According to the Russian Federal TV channels, the agreement, which reached Russia and Saudi Arabia to stabilize oil prices, will inevitably lead to higher prices of “black gold”. In the West I see the situation quite differently: investors do not believe that the coming of the freezing of oil production. And without this, all the talk about stabilization will talk, as it has repeatedly happened in the past. A rising oil price, which is observed today, many Western experts believe a short-term phenomenon.
photo: Kirill Iskoldsky
We will remind, at the G20 summit, which recently took place in China, Saudi Arabia and Russia have agreed to unite efforts to stabilize prices on the world market. Since these two States are the largest producers and exporters of oil, and given the fact that their’s aim was supported by some other oil-producing countries, there is the prospect of higher oil prices.
In anticipation of a Russian-Saudi agreement to price oil on the commodity exchange jumped as much as 5%, but was only made public the text of this document, oil prices went down. The agreement between Saudi Arabia and Russia are missing the point – the ceiling on oil production. According to Michael Ingram, market analyst, BGC Partners, “the market has reason to be skeptical: in August, the OPEC countries gave a record amount of crude oil – 33.7 million barrels a day.” Russia, too, was rocked in August oil at a record pace – an average of 10.71 million barrels a day. Added to this is U.S. oil production of 8.5 MBD), Iran (to 3.6 MBD), and other countries. In total, it is overproduction, in the world there is demand for such a quantity of oil, because there is no sustainable growth of the world economy.
French investment Bank Natixis believes that by the end of this year the price of a barrel of oil will stay below $50. English Bank Barclays predicts the drop in oil prices to $40 per barrel due to an overabundance of oil on the world market and the consequences of the decision to withdraw Britain from the EU. The American Agency energy information (Energy Information Administration, or EIA) also said that this year the average price of oil in Europe and in America is barely above $41 per barrel. In 2017, the EIA predicts a slight rise in price to $while 51.58 per barrel.
News Agency Reuters reports that OPEC countries are not included in the United States, primarily Russia, will hold talks in Algiers on 26-28 September of this year., “but many market participants are skeptical about the possibility of reaching agreement” (freezing levels of oil production).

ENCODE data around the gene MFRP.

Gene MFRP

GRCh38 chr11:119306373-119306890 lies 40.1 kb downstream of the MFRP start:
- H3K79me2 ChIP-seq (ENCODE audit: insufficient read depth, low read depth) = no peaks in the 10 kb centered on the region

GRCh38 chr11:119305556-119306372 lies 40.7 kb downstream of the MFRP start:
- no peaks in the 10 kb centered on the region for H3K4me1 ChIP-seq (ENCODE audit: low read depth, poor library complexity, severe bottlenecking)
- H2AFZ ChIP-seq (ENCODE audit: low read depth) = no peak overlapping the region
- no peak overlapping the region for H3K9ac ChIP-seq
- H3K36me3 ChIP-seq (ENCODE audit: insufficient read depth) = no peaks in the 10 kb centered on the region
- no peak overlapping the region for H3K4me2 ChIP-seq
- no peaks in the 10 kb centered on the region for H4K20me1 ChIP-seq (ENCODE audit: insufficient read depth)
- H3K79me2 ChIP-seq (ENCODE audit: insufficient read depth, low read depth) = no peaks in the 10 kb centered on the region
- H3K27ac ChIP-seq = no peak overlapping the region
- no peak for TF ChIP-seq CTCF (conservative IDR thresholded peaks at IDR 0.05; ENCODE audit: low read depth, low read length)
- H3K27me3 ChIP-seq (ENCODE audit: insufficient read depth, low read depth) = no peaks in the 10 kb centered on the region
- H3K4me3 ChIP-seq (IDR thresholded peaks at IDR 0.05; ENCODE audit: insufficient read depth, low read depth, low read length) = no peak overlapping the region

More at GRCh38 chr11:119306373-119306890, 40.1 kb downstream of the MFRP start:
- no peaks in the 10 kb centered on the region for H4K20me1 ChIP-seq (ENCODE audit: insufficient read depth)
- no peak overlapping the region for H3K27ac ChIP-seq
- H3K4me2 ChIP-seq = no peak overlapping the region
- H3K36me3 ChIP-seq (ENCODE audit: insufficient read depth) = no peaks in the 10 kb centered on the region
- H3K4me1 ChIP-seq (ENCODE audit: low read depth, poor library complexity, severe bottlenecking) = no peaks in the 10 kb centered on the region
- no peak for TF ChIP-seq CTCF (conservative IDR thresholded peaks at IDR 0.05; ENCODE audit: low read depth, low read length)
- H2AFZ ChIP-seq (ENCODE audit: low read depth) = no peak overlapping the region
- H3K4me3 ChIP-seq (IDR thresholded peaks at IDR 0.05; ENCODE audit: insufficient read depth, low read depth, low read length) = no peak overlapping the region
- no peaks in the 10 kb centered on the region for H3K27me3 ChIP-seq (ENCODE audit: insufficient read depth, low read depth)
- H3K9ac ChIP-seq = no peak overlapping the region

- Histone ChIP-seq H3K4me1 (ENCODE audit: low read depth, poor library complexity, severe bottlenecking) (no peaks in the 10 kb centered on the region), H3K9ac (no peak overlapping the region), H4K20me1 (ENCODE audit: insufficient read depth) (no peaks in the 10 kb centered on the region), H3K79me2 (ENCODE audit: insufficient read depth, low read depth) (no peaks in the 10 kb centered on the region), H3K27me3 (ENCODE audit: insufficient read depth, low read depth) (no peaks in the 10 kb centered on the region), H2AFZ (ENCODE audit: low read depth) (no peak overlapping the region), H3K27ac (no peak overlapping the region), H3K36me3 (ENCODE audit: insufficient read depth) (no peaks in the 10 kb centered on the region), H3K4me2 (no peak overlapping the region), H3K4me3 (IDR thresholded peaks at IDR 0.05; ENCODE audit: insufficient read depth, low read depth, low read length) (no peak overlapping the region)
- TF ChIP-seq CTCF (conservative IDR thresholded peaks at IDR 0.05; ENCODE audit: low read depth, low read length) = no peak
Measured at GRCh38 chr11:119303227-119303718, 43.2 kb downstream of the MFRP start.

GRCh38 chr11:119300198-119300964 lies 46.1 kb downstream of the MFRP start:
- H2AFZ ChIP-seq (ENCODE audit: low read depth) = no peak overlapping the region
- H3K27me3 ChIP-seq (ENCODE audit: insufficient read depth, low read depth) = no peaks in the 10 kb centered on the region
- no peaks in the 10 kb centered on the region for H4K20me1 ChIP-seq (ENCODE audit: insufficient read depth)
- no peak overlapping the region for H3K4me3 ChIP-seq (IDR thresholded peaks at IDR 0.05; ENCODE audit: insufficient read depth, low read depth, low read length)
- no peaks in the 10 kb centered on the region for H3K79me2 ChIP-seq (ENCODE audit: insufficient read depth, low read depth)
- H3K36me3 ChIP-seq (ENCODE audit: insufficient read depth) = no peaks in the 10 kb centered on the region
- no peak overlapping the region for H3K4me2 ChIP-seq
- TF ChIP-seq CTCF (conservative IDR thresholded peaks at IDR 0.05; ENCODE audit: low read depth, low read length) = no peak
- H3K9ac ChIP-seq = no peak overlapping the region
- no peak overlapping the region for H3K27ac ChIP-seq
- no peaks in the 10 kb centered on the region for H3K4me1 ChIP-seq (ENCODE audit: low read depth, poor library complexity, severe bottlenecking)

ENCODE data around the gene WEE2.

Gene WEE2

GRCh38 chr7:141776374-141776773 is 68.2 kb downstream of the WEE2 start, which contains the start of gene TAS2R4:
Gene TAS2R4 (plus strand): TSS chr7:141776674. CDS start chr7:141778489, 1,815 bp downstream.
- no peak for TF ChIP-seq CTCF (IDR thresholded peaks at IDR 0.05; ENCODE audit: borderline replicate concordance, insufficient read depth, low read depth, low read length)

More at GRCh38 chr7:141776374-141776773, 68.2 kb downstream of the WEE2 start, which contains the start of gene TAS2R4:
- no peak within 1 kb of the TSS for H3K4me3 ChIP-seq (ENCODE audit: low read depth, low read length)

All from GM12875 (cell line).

Some, however, looking at the situation more optimistically. Previously the stumbling block was the position of Iran, which, out from under sanctions, wants to reach the pre-sanctions level of oil production (MBD 4 million), not freeze it. Now, however, Iran expressed willingness to negotiate with Saudi Arabia and Russia about the ceiling of production. Suddenly changed temper justice with mercy” Iraq (current oil production of 4.48 MBD), whose leaders were initially opposed to the idea of freezing, and then supported it, but then added a caveat: freeze when we get to 6 million barrels a day.
According to Peter, Cardillo, chief market economist at a wall street company First Standard Financial, “the fact that the Saudis speaking on the subject of common purpose, represents a real shift”; his company sees the possibility of achieving concrete agreements aimed at stabilizing prices.” If not in Algeria in October, the next Saudi-Russian meeting in November in Vienna.
And yet… The Wall Street Journal reminds us that “meeting of major oil producers in the last two years has not led to any coordinated agreements” and that such countries as Iran, Nigeria and Libya aim to increase production of oil and, most likely, do not want to freeze”. And most importantly – that “the market is saturated,” what contributes to America: “inventory of crude oil and petroleum products in the United States are at a record high level.”
The key to the answer to the puzzle about the future of oil prices, says a well-informed online resource http://oilprice.com is the question: will Saudi Arabia continue to Deplete its foreign exchange reserves (which, however, is still very high), trading cheap oil, so as not to cede market share to Iran and Russia? Riyadh has tried to fight this way with the U.S. “oil”, and the results of this “war of attrition” is not impressive – the prices remain low.